When I issued the July challenge, I was already several tens of pages into this book. I did not know I would be cutting it so close (July 31) in trying to finish before the end of the month. I read the final words this morning on the bus heading in to work.
I chose this book more or less randomly. When one is planning to read all Newbery books sooner or later, there is no wrong selection. They all "count" toward the end goal (and I am nothing if not goal oriented).
Yet the two things that drew me to the book once it was in my hands were the title and the cover illustration. The book had no jacket-cover preview. I was left to discern what I could from its appearance.
To this former student of the Russian Language, Dobry meant "Good." That word, above the amateurishly drawn domestic scene promised a sweet tale about what is good in peasant life. In that regard, the book did not disappoint. It was, in fact, about the simple yet satisfying work and rites of the people in a Bulgarian village.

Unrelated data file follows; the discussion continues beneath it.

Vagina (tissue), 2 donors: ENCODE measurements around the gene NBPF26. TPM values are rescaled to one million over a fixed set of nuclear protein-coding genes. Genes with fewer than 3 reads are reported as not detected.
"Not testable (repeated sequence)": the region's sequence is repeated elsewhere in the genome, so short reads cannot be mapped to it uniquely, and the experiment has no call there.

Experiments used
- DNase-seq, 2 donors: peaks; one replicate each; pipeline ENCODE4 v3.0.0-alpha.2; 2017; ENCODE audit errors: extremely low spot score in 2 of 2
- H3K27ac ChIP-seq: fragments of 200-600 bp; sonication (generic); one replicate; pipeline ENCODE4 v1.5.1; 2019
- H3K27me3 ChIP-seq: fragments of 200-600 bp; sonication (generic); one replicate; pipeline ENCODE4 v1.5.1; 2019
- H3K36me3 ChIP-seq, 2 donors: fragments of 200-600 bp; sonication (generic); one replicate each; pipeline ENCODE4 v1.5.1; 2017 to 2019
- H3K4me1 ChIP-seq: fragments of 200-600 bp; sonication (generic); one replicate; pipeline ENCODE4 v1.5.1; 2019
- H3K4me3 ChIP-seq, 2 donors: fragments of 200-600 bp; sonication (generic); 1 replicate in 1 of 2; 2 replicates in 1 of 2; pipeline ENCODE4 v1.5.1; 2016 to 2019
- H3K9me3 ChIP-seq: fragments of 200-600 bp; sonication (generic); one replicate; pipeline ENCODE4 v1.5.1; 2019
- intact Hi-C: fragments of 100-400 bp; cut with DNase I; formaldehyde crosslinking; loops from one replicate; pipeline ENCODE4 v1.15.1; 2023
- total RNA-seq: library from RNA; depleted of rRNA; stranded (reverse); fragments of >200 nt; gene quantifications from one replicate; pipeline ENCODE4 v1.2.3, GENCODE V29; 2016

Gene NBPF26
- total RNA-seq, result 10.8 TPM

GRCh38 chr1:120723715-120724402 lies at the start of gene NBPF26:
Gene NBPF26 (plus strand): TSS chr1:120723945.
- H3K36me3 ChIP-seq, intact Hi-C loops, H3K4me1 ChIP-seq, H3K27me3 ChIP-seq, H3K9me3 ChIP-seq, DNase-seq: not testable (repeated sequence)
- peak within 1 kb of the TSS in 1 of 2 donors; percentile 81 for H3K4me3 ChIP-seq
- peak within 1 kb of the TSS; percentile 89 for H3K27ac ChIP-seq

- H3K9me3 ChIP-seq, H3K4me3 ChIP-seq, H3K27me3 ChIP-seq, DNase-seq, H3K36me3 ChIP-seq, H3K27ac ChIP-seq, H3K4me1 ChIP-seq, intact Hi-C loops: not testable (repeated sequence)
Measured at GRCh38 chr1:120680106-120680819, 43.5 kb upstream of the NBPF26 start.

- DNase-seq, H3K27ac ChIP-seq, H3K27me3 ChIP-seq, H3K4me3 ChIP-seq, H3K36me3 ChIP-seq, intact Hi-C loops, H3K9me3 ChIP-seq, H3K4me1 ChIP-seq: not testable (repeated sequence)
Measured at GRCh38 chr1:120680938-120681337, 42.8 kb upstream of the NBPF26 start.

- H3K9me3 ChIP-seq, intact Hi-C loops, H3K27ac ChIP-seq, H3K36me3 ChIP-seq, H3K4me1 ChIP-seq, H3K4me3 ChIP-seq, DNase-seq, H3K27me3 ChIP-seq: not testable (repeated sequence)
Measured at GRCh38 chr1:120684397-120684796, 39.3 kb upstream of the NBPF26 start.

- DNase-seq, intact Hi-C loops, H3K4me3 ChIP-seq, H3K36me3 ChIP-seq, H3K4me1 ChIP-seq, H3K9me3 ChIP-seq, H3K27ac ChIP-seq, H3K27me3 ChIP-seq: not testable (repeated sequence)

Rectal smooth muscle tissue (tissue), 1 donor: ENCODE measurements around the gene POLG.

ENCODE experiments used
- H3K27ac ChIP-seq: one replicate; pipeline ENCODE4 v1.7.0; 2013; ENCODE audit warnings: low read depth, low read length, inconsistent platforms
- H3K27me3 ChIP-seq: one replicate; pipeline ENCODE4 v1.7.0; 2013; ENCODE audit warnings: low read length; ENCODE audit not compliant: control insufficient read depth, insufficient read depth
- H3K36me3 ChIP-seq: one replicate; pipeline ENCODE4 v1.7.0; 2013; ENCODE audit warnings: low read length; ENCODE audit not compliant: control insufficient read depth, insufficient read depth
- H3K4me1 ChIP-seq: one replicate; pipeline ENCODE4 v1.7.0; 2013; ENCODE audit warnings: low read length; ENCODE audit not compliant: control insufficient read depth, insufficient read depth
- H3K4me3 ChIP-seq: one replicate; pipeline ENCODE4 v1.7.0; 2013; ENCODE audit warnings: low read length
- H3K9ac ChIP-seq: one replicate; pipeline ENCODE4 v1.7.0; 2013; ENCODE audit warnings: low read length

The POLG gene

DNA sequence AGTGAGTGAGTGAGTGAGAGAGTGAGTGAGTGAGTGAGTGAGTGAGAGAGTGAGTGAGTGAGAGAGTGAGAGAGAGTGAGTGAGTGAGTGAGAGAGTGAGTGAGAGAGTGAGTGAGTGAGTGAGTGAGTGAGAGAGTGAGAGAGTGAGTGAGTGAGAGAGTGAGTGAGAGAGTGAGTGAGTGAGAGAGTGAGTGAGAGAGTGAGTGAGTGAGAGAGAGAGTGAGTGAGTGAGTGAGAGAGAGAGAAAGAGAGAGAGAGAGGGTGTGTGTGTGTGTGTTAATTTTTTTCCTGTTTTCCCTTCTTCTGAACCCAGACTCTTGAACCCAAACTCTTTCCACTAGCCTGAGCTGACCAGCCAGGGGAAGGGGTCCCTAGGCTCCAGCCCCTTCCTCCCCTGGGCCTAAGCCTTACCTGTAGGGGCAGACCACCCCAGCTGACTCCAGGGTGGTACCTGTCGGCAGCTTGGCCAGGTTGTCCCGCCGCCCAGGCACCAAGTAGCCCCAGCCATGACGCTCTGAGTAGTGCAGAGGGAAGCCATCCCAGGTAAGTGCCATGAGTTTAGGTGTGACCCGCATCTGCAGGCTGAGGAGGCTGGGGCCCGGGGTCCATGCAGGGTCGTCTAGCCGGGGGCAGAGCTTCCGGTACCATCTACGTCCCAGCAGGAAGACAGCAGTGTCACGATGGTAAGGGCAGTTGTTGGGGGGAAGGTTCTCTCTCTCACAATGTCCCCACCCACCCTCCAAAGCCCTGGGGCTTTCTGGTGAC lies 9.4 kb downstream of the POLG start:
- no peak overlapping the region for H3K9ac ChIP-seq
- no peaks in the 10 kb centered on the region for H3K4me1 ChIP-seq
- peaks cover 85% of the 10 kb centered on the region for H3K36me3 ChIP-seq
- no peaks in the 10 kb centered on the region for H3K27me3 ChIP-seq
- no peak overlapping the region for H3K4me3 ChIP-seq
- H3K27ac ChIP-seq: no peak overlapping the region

Surprisingly, Dobry turns out to be the protagonist's name. I don't know Bulgarian to know if it is also the word for "good," or if it is simply a name. The book gives us two years in Dobry's life. The first is when he's a boy of maybe 7-10 years. He helps around the house, relishes the outdoors, and displays a talent for art.
The second section of the book takes place when Dobry is an adolescent. His artistic skills have blossomed into a rare gift the whole village recognizes.
What I found rewarding about the book were its accounts of everyday life in a mountain village before electricity or modern culture. Each chapter revealed something about how seasons were celebrated, traditions observed and relationships maintained.
Beyond that charming and no doubt rosified view, the book was not very good. It reminded me of the one Lois Lensky book I read, where very little happens and one is not given a reason to care about the characters. And ironically, the illustrations in this story about a budding artist, are bad. I can only guess they were supposed to look like folk art and have that unpolished composition. On more than one occasion, however, I could not tell what was happening in a photo until after I finished the chapter to which it corresponded.
Reading this book was like looking through a viewmaster. Each chapter was a different snapshot, and it didn't really matter where one began.